Ministers are likely to face problems over the next few years assessing the degree to which schools are improving or getting worse because of changes in the way data from inspections are being collected.
The Office for Standards in Education, which is responsible for providing the Government with information on the state of the system, admitted this week that it has yet to resolve the way in which year-on-year comparisons can be made on the general state of schools.
An OFSTED spokesman said: "We may not be able to make direct statistical comparisons, but the statisticians are confident we will be able to identify trends."
The situation has arisen because OFSTED has changed the meaning of the middle point of the seven-point grading used by inspectors when making hundreds of judgments about schools. Future reports from Chris Woodhead, the chief inspector, using information collected from April will be based on a middle grade deemed to be positive.
The two previous years - 19956 and 19945 - will have been based on a middle grade deemed to be neutral and in "need of improvement".
The changes appear to have been made in order to ensure inspectors take a view on whether aspects of a school are satisfactory. However, the impact of the changes means the results cannot be compared with previous years.
The admission that there are question marks over future consistency and comparability of statistics comes as David Hart, leader of the largest headteachers' union, is urging Gillian Shephard, the Education and Employment Secretary, to institute an urgent inquiry into allegations made in The TES last week by a former senior inspector, Colin Richards, that OFSTED has manipulated and distorted data.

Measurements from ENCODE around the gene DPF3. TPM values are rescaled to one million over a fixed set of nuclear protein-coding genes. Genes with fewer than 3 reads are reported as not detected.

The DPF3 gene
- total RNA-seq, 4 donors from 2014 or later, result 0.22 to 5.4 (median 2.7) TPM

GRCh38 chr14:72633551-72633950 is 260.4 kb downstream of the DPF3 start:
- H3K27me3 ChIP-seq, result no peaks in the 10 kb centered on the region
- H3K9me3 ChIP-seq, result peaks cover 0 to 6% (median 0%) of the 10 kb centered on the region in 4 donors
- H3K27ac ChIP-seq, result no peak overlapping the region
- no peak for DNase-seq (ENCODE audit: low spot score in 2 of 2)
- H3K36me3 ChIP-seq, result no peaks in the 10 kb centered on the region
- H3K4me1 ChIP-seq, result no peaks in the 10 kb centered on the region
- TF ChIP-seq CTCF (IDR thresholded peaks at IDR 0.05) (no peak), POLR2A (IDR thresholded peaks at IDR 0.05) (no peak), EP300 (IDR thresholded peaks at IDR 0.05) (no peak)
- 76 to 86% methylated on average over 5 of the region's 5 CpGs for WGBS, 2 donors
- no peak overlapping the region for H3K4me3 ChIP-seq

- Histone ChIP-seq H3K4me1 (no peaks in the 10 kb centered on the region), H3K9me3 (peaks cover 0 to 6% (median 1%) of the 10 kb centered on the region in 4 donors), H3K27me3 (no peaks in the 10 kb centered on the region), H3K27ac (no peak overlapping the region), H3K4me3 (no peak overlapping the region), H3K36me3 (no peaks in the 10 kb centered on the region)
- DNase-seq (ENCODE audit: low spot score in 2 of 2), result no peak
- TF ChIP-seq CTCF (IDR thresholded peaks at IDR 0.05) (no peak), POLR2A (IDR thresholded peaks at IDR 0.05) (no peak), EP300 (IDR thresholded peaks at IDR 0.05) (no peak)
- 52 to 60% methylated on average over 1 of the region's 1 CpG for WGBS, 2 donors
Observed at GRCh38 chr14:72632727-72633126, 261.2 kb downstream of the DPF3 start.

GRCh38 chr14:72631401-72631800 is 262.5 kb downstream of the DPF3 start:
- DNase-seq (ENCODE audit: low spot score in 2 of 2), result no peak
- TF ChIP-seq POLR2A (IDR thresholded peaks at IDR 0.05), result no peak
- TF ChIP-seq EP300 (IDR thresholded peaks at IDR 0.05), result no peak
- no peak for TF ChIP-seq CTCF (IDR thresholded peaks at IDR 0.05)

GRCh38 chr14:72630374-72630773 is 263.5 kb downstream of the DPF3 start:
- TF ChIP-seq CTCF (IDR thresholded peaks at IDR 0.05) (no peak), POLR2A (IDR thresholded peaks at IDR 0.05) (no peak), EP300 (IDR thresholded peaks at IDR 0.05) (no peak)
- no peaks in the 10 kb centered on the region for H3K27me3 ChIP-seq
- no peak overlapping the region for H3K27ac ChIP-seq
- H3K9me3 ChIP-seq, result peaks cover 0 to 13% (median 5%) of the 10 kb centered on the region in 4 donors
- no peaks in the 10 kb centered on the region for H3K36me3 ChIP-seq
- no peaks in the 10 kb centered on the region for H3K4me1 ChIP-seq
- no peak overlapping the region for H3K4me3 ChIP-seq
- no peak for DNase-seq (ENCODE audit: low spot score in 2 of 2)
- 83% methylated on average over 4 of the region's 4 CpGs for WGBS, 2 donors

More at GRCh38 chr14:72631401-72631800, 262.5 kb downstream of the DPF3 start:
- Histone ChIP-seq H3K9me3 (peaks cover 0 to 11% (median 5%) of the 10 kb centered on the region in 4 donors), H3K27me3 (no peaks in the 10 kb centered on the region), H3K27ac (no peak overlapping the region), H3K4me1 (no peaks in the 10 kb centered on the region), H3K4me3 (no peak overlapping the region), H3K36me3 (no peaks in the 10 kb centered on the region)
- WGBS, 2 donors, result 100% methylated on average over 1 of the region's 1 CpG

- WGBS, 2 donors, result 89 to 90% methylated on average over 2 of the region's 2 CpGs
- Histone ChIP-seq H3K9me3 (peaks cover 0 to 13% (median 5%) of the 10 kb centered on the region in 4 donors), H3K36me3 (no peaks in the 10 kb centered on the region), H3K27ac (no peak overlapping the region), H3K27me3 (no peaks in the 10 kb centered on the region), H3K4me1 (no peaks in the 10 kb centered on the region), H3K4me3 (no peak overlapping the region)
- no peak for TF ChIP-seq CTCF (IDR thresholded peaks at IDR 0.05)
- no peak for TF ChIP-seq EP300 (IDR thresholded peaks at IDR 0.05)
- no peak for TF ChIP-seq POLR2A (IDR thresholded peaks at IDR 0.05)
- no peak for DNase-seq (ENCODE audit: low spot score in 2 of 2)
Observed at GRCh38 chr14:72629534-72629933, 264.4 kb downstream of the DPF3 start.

The National Association of Head Teachers maintains that the chief inspector, by changing the ground rules annually, is making nonsense of any attempt to arrive at valid conclusions. In his letter to Mrs Shephard, Mr Hart said: "The fact that a senior member of OFSTED is of the opinion that the statistics have been distorted and manipulated is very serious". Mr Hart is urging Mrs Shephard to inform Mr Woodhead that his report for this year will not be accepted until the allegations by Mr Richards have been investigated.
Mr Richards, former OFSTED primary specialist, alleges that the middle point on the scale was interpreted by Mr Woodhead as a negative grade in order to back up his statement that more than half of primary schools need to improve.
The accusation is denied by Mr Woodhead, who confirmed that the middle grade will be deemed to mean "in need of improvement" in next year's report. Reports that follow will be based on a positive meaning.
In a letter to The TES this week, he writes: "There can never be any question of manipulating the evidence. We must point to the strengths and weaknesses in current practice in a rigorous and dispassionate way".